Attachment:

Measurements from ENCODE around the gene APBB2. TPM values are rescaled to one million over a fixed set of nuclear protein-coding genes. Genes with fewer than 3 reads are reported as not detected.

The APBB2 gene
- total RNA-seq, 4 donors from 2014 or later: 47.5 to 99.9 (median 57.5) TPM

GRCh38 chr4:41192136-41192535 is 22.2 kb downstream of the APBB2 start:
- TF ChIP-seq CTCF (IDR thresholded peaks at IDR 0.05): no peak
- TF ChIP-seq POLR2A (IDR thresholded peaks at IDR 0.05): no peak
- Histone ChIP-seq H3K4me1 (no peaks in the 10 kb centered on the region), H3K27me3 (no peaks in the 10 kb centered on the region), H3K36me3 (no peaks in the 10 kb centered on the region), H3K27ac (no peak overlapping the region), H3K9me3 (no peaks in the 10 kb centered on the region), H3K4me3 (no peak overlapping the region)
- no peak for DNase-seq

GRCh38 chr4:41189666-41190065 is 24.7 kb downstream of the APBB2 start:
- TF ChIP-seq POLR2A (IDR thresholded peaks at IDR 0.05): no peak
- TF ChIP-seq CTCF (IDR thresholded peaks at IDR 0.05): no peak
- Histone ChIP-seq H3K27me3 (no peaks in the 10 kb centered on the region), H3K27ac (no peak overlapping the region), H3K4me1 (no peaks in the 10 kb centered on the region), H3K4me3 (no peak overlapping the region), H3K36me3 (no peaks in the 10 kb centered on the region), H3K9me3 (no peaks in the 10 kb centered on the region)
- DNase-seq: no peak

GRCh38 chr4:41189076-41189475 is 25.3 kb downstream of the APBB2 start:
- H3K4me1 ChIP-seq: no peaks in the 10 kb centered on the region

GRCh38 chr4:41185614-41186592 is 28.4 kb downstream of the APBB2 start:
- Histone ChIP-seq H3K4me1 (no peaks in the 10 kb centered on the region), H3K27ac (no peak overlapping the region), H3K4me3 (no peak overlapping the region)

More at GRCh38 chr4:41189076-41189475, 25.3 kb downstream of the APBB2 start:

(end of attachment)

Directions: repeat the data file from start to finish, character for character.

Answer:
Measurements from ENCODE around the gene APBB2. TPM values are rescaled to one million over a fixed set of nuclear protein-coding genes. Genes with fewer than 3 reads are reported as not detected.

The APBB2 gene
- total RNA-seq, 4 donors from 2014 or later: 47.5 to 99.9 (median 57.5) TPM

GRCh38 chr4:41192136-41192535 is 22.2 kb downstream of the APBB2 start:
- TF ChIP-seq CTCF (IDR thresholded peaks at IDR 0.05): no peak
- TF ChIP-seq POLR2A (IDR thresholded peaks at IDR 0.05): no peak
- Histone ChIP-seq H3K4me1 (no peaks in the 10 kb centered on the region), H3K27me3 (no peaks in the 10 kb centered on the region), H3K36me3 (no peaks in the 10 kb centered on the region), H3K27ac (no peak overlapping the region), H3K9me3 (no peaks in the 10 kb centered on the region), H3K4me3 (no peak overlapping the region)
- no peak for DNase-seq

GRCh38 chr4:41189666-41190065 is 24.7 kb downstream of the APBB2 start:
- TF ChIP-seq POLR2A (IDR thresholded peaks at IDR 0.05): no peak
- TF ChIP-seq CTCF (IDR thresholded peaks at IDR 0.05): no peak
- Histone ChIP-seq H3K27me3 (no peaks in the 10 kb centered on the region), H3K27ac (no peak overlapping the region), H3K4me1 (no peaks in the 10 kb centered on the region), H3K4me3 (no peak overlapping the region), H3K36me3 (no peaks in the 10 kb centered on the region), H3K9me3 (no peaks in the 10 kb centered on the region)
- DNase-seq: no peak

GRCh38 chr4:41189076-41189475 is 25.3 kb downstream of the APBB2 start:
- H3K4me1 ChIP-seq: no peaks in the 10 kb centered on the region

GRCh38 chr4:41185614-41186592 is 28.4 kb downstream of the APBB2 start:
- Histone ChIP-seq H3K4me1 (no peaks in the 10 kb centered on the region), H3K27ac (no peak overlapping the region), H3K4me3 (no peak overlapping the region)

More at GRCh38 chr4:41189076-41189475, 25.3 kb downstream of the APBB2 start: